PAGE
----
The U.S. postal service inspector general put out a report last week suggesting an intriguing way to shore up the ailing institution’s finances: Let the mailman double as a bank teller.
The Great Debate
One day after President Barack Obama called for moving forward on trade authority in his State of the Union address, Senate Majority Leader Harry Reid (D-Nev.) declared, “I am against fast track,” and said he had no intention of bringing it to a vote in the Senate.
The chattering classes are fascinated by the Republicans’ internecine battle to redefine the party in the wake of the George W. Bush calamity and the Mitt Romney defeat — from Senator Rand Paul’s revolt against the neoconservative foreign policy, to intellectuals flirting with “libertarian populism.” Less attention has been paid, however, to the stirrings of what Senator Paul Wellstone dubbed “the Democratic wing of the Democratic Party” — now beginning to challenge the Wall Street wing of the party.
2012 was the first class-warfare election of our new Gilded Age. The first since the middle class has come to understand, in the words of new Senator-elect Elizabeth Warren (D-Mass.), that the “rules are rigged against it.” Business-as-usual may no longer be acceptable.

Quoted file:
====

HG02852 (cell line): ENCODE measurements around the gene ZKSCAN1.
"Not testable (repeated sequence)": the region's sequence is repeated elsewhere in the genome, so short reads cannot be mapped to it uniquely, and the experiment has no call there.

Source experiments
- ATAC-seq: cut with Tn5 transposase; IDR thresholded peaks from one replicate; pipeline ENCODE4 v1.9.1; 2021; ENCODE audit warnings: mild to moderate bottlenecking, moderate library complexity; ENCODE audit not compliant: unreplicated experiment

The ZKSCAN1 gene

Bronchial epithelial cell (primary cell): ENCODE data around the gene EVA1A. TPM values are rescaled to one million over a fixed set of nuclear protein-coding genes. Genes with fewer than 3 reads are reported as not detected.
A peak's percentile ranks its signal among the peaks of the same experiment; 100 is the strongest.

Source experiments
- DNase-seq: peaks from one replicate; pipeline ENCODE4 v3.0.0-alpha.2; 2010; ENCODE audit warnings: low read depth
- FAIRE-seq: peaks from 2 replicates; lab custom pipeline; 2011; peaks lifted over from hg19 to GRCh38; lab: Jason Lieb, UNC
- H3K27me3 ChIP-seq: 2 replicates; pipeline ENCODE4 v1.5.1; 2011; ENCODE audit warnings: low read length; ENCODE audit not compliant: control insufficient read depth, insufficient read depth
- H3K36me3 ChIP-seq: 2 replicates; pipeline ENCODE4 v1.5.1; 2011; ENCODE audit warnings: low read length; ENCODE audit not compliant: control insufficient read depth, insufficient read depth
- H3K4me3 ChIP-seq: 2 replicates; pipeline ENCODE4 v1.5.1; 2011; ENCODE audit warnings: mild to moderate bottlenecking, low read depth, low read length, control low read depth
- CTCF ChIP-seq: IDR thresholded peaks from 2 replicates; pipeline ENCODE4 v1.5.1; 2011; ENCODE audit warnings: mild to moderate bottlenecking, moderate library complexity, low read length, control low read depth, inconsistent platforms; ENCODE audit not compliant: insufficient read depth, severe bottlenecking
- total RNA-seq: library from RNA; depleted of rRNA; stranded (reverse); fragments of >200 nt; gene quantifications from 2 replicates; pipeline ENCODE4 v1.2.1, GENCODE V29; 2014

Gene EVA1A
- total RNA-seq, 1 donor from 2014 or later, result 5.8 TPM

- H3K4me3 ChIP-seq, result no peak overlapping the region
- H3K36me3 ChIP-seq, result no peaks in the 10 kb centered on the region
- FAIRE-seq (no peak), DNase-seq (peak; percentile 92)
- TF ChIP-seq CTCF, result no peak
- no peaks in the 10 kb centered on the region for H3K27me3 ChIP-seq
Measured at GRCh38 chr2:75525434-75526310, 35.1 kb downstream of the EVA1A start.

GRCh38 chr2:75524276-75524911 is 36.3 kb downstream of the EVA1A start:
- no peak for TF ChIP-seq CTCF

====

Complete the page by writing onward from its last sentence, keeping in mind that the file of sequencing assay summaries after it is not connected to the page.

Five years ago, Ron Paul’s popularity was still surprising. Sometime in 2007, the former physician, longtime crank in Congress, and thoroughly fringe Republican had somehow turned his shtick into success — at least monetarily. Paul raised more than $31 million in the 2008 Republican primary even though he never actually won a contest where actual delegates were at stake. For a longshot like Paul, it wasn’t the chance of his success that drove people to donate; on the contrary, all but the deluded knew he would fail.
from Reuters Money:
Elizabeth Warren, it's not you they hate. It's what you represent. You want to be an honest cop when so many before you in Washington have looked the other way and pretended that the banking industry could police itself.
from Reuters Money:
Two women are fending off a vicious man-handling of investor protection.
As Congress pettily wrangles over the debt limit and the next budget, Mary Schapiro and Elizabeth Warren are fighting to protect you against the ravages of Wall Street.